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I was looking at the following question, which asked about the probability that you pick two numbers between $1$ and $10$ without replacement such that they differ by two or more. The accepted answer says

Pick two numbers from $1,2,\ldots,9$ and increase the largest number by one. The resulting pair of numbers will always differ by at least 2 and be numbers in the range $1,\ldots,10$.

This gives a bijection between the problem of choosing two numbers of the 9 and the problem of choosing two numbers of the 10 such that they differ by at least 2. It is important that it is a bijection, i.e. two (or more) pairs of the 9 can't map to the same pair of the 10 that differ by at least two and every pair of the 10 that differ by at least 2 gets mapped to by some pair of the 9. In this case it is trivial to see that $(a,b) \mapsto (a,b+1)$ is indeed a bijection.

but I fail to see how there being a bijection between the two helps you reach the answer of

$$\frac{\binom{9}{2}}{\binom{10}{2}}$$

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    $\begingroup$ The reason why counting the answers to the other problem gives the answers to the original problem is because for finite sets $A$ and $B$, if there exists a bijection between them then there must be the same number of elements in each. Indeed, a set "having $n$ elements" is defined as the set having a bijection with $\{1,2,\dots,n\}$ in the first place, and if both $A$ and $B$ have bijections to $\{1,2,\dots,n\}$ then they must have bijections with each other as well. $\endgroup$ – JMoravitz Oct 12 '17 at 3:44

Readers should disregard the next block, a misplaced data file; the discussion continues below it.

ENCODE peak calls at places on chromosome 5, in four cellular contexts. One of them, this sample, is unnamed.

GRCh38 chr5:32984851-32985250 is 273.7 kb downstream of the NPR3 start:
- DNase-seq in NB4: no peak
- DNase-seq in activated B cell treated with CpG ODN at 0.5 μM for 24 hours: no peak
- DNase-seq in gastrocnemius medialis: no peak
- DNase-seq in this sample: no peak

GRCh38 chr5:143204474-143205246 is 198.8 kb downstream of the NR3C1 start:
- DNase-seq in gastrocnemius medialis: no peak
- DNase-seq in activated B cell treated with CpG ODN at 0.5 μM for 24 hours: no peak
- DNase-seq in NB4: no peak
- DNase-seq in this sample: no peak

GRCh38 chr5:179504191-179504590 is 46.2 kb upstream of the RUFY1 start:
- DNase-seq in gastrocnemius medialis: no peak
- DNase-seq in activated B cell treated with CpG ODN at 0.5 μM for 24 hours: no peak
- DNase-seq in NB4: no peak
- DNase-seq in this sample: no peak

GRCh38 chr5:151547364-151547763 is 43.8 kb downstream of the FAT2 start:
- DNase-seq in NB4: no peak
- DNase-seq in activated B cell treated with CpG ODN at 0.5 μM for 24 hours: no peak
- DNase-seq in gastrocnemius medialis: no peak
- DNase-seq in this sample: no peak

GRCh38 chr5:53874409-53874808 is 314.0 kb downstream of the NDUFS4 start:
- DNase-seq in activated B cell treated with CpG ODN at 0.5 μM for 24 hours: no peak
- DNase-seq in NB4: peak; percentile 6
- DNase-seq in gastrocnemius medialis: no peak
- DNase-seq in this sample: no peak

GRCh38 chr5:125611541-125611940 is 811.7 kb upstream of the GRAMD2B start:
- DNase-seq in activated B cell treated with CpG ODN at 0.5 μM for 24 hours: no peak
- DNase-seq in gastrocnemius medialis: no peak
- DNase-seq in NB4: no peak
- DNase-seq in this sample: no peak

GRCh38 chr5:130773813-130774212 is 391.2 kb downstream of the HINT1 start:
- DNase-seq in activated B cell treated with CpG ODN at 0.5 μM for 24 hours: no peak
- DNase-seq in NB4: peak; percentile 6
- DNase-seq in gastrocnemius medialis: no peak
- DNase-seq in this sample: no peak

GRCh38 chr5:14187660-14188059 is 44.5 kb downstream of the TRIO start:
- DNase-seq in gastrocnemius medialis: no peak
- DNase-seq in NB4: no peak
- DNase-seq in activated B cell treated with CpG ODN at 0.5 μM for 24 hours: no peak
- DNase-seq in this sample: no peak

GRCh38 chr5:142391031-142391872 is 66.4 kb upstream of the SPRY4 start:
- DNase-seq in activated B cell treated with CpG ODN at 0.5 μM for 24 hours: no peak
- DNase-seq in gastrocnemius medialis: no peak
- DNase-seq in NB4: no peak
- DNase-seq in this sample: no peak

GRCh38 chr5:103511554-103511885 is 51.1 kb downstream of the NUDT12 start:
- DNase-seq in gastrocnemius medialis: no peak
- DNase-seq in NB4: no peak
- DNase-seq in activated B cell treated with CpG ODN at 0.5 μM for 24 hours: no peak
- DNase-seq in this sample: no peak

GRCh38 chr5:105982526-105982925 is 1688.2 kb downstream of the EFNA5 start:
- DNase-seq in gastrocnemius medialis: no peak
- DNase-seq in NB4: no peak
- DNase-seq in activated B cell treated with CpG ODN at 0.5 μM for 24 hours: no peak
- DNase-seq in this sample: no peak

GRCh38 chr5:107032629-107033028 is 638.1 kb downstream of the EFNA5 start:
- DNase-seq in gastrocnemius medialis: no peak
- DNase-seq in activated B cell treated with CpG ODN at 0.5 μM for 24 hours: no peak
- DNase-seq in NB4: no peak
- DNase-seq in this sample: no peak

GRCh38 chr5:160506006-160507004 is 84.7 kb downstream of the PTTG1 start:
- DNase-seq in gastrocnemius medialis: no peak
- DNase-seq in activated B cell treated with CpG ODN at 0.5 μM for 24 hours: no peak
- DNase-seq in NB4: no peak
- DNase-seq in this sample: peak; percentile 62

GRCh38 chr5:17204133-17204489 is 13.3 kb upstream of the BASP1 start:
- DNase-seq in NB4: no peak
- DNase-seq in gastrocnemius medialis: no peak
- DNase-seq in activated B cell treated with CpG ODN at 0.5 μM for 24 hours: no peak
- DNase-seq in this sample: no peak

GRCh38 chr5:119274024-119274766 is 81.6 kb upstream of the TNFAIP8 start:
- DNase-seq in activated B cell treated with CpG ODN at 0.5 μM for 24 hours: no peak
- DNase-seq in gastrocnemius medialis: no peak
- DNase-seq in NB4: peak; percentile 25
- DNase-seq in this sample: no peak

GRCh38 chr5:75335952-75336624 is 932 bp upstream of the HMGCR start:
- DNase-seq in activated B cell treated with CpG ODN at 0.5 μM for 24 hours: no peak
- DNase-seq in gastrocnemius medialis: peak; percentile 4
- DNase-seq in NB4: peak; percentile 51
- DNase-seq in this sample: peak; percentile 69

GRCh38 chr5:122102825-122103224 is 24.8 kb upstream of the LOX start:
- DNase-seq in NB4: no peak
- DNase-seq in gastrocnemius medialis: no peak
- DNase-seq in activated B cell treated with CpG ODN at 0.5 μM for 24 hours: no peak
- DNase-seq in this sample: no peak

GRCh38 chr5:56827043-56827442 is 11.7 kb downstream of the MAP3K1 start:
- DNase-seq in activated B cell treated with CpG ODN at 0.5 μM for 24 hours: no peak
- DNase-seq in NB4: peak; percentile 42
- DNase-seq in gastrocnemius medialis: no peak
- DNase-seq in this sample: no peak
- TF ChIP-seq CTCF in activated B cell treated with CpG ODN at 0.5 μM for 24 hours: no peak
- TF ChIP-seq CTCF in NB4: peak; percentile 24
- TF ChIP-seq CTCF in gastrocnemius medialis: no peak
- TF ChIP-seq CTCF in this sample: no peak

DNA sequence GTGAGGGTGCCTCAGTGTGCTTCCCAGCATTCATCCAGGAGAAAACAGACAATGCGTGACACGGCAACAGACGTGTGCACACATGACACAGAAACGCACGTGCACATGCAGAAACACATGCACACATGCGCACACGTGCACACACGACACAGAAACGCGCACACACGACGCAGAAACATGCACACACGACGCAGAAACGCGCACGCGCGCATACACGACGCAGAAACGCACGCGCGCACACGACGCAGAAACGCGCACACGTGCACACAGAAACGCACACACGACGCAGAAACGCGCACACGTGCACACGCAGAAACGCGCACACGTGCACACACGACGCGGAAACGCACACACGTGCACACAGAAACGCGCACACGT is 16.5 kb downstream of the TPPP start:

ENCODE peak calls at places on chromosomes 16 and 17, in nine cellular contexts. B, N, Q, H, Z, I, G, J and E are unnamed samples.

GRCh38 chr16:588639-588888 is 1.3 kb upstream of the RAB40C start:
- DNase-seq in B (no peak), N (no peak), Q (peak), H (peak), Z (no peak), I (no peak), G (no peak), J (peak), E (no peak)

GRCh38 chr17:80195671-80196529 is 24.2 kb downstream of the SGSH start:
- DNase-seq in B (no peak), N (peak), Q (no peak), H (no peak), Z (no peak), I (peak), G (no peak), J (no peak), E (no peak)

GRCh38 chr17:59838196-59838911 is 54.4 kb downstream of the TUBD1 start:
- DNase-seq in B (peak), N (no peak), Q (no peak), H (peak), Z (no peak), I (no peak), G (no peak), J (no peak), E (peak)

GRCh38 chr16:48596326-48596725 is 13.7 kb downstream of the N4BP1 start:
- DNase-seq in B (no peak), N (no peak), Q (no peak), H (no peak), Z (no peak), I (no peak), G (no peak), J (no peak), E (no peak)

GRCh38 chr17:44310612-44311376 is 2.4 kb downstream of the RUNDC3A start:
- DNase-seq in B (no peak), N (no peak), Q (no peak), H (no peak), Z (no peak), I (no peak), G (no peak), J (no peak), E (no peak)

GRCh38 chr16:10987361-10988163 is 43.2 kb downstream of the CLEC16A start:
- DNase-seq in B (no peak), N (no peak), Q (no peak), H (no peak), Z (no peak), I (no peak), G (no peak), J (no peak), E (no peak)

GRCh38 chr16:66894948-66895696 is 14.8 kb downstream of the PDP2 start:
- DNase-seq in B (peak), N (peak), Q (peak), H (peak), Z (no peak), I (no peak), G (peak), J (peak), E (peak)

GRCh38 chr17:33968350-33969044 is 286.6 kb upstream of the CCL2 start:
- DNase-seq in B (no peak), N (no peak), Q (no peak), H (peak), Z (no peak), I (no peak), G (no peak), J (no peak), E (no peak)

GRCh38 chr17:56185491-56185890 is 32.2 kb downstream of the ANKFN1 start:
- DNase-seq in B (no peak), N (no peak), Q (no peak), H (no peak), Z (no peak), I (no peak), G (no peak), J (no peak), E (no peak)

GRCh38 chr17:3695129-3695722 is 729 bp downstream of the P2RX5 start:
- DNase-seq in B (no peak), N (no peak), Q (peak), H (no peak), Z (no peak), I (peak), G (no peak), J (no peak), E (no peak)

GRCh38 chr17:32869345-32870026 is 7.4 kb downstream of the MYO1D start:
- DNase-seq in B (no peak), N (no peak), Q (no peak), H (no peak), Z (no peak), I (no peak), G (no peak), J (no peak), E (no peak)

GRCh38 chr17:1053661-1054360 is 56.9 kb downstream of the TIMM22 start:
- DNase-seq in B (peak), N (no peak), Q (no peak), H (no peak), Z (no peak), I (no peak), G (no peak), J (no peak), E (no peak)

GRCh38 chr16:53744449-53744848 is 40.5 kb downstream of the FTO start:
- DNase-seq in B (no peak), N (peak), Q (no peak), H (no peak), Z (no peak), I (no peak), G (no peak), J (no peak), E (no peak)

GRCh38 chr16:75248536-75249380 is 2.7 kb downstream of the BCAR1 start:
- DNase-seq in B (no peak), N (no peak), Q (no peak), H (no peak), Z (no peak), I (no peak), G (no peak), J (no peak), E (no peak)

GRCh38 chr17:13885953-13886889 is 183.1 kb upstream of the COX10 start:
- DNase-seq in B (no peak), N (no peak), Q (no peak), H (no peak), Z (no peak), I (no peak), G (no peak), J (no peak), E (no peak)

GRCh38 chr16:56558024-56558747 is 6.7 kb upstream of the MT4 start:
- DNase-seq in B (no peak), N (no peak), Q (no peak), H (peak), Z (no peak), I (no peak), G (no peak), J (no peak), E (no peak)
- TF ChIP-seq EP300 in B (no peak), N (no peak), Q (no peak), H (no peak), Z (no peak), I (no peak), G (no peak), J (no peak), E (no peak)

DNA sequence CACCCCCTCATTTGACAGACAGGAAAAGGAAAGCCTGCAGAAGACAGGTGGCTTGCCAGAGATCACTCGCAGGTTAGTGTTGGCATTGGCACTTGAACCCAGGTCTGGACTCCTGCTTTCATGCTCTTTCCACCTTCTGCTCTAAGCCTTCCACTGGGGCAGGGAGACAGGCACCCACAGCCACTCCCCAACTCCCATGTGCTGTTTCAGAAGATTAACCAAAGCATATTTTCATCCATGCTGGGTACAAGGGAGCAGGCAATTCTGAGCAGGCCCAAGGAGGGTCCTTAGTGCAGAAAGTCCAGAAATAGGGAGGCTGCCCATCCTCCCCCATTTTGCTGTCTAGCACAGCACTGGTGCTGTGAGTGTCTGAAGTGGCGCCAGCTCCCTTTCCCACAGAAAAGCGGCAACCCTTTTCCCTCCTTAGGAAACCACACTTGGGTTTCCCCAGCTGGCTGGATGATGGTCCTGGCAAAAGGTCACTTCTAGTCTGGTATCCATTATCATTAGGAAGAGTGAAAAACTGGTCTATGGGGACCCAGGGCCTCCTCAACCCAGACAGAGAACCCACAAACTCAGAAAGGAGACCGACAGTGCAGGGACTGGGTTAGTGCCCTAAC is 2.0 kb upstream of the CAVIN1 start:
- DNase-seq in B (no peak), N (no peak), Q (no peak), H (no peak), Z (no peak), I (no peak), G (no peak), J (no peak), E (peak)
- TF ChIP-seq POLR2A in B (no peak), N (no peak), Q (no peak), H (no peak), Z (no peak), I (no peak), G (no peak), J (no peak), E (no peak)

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    $\begingroup$ That being said, your question seems to be about counting the number of ways you can choose, however the linked question and cited answer are about calculating the probability of such a selection occurring. $\endgroup$ – JMoravitz Oct 12 '17 at 3:46
  • $\begingroup$ @bof ah my mistake in transcribing the problem... $\endgroup$ – m0meni Oct 12 '17 at 3:47
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    $\begingroup$ As for counting in the first place, assuming that order doesn't matter and you are wanting to count the number of ways of selecting two elements from $\{1,2,\dots,10\}$ such that they differ by at least two, I would note that $\binom{10}{2}$ is a good start and counts the number of ways of selecting two distinct elements without regard to how far spread they are but some of the selections are bad, namely those who have consecutive numbers. $9$ of those selections were bad, giving a count of $\binom{10}{2}-9$. This seems to vary from the linked question where order apparently matters. $\endgroup$ – JMoravitz Oct 12 '17 at 3:50
  • $\begingroup$ I think the easiest way to solve the problem is to note that there are $\binom{10}2=45$ ways to pick two numbers, and $9$ ways to pick two consecutive numbers (1&2, 2&3, . . ., 9&10), so there are $45-9=36$ ways to pick two nonconsecutive numbers. $\endgroup$ – bof Oct 12 '17 at 4:06
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This uses the property that:

If $f:A\to B$ is a bijection, then $\lvert A \rvert = \lvert B \rvert$. That is, the cardinality of both sets is same.

Hence, when it is difficult to determine $\lvert A \rvert$ directly, we use a bijection to get $B$ such that we can easily evaluate $\lvert B \rvert$ .

Hope this helps you.

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